Prepping for the Rosarito-Ensenada bike race

Rosarito-Ensenada 50-Mile Bike Race, 2018

For my birthday in 2018, I asked for a new bike. My wish was granted, and I upgraded from a Specialized Vita Elite to a Liv Langma. Captain Safety loves Rosarito, Mexico. And he loves cycling. Imagine our glee at finding out the largest bike ride in Mexico is from Rosarito to Ensenada. It was perfect! Unfortunately, the race was cancelled in 2023 and it looks like it’s not coming back in 2024.


The Rosarito-Ensenada Ride is billed as a fun ride, and it lives up to the name. There were more than 8,000 cyclists registered, and no corral system. We had seen pictures of the start, so we planned to get out early to get a good starting spot. Our last races had maybe a hundred cyclists at the starting line, so we were a little nervous about crowding, crashes and space. We got out to the start at 8 AM and had the place to ourselves. The race started at 10, and we would have had more than enough room if we had gotten out at 9.

The start of the Rosarito-Ensenada bike race

Mile 1-10

We planned to go out easy to 1) conserve energy and 2) avoid crashes. We succeeded in both. This area has a bunch of slowly rolling hills through small towns, and skirts along the ocean. You can’t see much of the water due to towns and oceanfront real estate, but lots of kids on the side of the road calling for candy. Lots of crowds the whole way through, which was really encouraging. About an hour in, I realized I hadn’t started my watch, so I missed the first hour of data. <cry>

Mile 10-25

Here we planned on sprinting, or at least taking it up a notch. It didn’t feel like we added extra speed, or took better advantage of the hills, but I was glad for it.

Mile 25-35, El Tigre

This is a long, extended climb with minor shifts in grade. It has a reputation for making people walk. I was not going to be that person. So I did manage to make the whole incline at about a 6 mph average, lowest gears possible, no stops, no rests, no walking. The incline skirts the side of the mountain, so you can see the cyclists ahead of you, and it doesn’t look too much higher, totally doable. It was really neat.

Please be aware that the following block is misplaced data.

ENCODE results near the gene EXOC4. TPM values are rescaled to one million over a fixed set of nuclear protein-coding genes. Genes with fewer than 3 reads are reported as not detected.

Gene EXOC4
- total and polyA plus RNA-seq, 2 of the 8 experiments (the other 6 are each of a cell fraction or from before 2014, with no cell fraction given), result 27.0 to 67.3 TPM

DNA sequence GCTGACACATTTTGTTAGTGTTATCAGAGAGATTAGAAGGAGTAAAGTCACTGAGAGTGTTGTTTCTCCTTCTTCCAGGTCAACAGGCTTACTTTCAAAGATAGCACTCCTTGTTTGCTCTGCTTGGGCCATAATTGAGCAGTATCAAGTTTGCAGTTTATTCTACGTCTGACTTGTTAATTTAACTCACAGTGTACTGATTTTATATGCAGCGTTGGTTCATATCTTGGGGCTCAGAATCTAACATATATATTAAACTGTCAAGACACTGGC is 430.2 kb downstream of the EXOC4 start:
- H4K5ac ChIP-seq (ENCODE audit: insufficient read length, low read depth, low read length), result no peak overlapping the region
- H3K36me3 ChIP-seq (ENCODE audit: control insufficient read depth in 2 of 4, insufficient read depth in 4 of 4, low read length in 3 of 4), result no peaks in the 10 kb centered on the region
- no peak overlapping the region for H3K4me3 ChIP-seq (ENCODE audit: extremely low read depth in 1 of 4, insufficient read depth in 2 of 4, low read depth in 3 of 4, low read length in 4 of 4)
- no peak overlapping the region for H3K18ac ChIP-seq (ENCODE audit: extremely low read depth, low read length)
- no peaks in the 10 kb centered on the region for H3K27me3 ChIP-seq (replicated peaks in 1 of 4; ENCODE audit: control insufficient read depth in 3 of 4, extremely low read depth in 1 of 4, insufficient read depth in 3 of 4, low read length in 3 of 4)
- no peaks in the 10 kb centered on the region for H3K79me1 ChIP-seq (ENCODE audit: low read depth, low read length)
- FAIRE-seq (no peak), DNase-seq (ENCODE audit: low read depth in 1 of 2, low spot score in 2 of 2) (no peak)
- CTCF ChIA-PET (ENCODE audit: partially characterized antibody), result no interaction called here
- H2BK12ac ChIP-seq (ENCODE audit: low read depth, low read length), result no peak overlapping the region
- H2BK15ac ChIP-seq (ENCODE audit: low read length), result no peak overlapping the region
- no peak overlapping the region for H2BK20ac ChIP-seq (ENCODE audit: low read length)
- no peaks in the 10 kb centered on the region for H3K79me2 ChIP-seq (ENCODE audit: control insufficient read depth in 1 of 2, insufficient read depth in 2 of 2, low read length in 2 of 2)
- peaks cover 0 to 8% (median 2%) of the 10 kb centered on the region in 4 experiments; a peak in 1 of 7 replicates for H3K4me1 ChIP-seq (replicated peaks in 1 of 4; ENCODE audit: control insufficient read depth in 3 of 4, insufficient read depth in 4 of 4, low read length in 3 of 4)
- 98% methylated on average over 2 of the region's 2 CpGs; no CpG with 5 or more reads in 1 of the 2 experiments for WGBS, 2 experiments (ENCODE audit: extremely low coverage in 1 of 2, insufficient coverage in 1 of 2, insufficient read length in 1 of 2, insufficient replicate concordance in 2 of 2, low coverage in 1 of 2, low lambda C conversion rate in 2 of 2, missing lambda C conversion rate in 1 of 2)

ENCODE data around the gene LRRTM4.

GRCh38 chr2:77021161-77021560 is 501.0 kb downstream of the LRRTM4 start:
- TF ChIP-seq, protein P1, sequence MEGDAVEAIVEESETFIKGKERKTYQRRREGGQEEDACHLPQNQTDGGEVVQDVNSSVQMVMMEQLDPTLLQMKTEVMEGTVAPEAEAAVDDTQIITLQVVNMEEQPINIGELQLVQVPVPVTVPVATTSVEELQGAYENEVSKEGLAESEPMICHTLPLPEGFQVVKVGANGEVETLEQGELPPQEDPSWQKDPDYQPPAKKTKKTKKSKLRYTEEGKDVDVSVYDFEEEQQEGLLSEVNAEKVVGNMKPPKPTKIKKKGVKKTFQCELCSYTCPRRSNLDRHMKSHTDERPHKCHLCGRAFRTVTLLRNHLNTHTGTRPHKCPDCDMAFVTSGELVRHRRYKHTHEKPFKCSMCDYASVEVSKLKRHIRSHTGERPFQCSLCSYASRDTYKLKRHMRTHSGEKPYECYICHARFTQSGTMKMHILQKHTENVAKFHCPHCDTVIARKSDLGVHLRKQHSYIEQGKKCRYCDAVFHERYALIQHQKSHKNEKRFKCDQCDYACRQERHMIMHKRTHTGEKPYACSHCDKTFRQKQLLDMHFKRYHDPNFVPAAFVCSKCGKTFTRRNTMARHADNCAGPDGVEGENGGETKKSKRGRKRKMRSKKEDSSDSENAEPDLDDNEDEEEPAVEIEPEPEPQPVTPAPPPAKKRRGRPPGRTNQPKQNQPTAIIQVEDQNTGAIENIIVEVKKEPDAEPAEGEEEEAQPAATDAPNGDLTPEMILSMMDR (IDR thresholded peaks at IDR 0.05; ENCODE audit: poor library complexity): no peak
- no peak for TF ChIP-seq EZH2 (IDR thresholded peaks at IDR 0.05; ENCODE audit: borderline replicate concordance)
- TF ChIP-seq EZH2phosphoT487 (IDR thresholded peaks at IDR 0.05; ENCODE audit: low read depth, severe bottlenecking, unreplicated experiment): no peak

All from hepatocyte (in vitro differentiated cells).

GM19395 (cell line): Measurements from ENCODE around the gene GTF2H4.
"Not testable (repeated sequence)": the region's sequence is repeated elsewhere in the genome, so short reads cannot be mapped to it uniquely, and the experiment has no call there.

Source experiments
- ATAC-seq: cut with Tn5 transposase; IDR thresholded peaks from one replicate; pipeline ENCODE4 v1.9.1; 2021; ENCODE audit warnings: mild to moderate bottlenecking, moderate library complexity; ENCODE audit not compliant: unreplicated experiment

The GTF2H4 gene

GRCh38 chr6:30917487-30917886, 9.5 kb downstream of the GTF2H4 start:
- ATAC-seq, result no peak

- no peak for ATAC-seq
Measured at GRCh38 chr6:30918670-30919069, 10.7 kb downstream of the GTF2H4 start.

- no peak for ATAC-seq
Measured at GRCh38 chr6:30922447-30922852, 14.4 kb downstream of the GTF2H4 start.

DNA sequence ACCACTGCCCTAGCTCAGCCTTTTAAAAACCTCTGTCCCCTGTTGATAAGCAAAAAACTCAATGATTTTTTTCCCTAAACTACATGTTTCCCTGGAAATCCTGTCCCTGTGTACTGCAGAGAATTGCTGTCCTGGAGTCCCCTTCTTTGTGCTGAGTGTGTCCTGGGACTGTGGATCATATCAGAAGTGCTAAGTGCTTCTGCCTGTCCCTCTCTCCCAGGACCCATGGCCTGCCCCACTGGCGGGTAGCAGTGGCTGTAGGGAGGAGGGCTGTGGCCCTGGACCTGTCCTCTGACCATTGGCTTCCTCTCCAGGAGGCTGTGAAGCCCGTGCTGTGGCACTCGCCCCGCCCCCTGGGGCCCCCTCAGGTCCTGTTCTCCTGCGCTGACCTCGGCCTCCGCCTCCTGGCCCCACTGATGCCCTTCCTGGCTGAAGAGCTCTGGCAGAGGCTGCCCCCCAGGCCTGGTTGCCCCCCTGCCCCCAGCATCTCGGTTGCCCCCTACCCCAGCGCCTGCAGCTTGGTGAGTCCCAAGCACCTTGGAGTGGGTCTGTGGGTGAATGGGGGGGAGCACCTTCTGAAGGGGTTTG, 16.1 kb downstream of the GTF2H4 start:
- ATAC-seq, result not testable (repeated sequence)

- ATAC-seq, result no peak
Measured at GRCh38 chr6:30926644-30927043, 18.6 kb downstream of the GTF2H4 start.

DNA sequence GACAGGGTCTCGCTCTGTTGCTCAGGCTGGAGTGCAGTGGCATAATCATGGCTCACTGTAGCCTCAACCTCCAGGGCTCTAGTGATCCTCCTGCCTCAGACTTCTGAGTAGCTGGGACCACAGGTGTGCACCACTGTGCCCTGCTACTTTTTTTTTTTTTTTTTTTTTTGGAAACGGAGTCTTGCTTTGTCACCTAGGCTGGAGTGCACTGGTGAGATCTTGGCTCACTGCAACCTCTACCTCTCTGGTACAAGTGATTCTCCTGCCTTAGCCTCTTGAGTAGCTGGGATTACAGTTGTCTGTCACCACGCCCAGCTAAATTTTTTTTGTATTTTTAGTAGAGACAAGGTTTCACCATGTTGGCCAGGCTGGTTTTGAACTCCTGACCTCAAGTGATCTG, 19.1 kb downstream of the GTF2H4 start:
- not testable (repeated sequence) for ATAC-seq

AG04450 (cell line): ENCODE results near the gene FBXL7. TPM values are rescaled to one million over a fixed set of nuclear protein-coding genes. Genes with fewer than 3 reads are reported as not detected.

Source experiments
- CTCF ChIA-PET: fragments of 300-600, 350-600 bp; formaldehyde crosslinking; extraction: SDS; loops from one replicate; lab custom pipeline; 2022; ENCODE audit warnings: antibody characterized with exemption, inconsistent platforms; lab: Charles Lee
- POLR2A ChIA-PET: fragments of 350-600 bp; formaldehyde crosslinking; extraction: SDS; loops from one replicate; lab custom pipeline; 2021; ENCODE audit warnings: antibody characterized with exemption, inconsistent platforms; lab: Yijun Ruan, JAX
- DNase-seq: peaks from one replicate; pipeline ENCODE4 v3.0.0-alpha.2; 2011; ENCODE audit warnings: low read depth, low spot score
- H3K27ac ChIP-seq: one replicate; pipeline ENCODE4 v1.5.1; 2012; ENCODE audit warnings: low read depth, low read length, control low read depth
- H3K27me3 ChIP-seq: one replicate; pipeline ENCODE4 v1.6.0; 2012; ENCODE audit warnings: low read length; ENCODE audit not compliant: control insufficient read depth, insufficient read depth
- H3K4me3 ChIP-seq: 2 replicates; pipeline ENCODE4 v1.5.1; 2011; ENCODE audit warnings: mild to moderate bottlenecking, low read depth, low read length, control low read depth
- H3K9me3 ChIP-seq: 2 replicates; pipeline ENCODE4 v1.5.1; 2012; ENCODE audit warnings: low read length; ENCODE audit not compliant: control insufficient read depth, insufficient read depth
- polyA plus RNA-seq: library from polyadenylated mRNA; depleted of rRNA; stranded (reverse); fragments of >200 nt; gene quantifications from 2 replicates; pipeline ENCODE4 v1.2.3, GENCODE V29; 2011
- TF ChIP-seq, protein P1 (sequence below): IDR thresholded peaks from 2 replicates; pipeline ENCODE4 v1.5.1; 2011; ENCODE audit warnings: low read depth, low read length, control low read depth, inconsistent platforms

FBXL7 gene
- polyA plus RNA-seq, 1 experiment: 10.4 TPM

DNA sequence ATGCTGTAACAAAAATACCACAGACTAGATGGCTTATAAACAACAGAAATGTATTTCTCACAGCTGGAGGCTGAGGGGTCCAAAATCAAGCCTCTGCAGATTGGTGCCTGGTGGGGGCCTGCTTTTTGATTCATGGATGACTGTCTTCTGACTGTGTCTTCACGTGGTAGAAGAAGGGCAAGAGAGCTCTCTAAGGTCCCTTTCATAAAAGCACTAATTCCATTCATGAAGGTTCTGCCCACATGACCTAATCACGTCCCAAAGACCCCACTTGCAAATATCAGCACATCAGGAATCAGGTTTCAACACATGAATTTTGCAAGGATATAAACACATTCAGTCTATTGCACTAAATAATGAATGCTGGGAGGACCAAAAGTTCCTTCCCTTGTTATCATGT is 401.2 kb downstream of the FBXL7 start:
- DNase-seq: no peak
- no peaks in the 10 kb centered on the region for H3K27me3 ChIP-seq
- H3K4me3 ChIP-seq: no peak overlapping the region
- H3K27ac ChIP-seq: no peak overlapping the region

Mile 35-50

The topo map makes it look like there’s some rolling hills and then one smooth downhill after the big ascent. The topo lies.

There’s a bunch of nice downhills, but then another up, and another, and another. So mentally, these hills are harder, as you’ve spent most of your energy on the big one. But we managed to pedal through, with two stops – one official rest stop and one roadside fruit vendor. Scenery here is very different but still pretty. Goes through Mexican wine country, so hills and fields, although it is a dry desert landscape and not a lush green one.


The fiesta was a really hyped part of this ride. After being spoiled at American rides, with a complimentary lunch and sometimes a beer, we were surprised that the fiesta was a cash event. So we picked up our medals, listened to a pretty darn good cover band, noshed on churros and headed back to Rosarito on a group shuttle for ceviche and lobster dinner.

Would totally do this ride again, with some minor organizational edits, better pre-hydration, and more cash.

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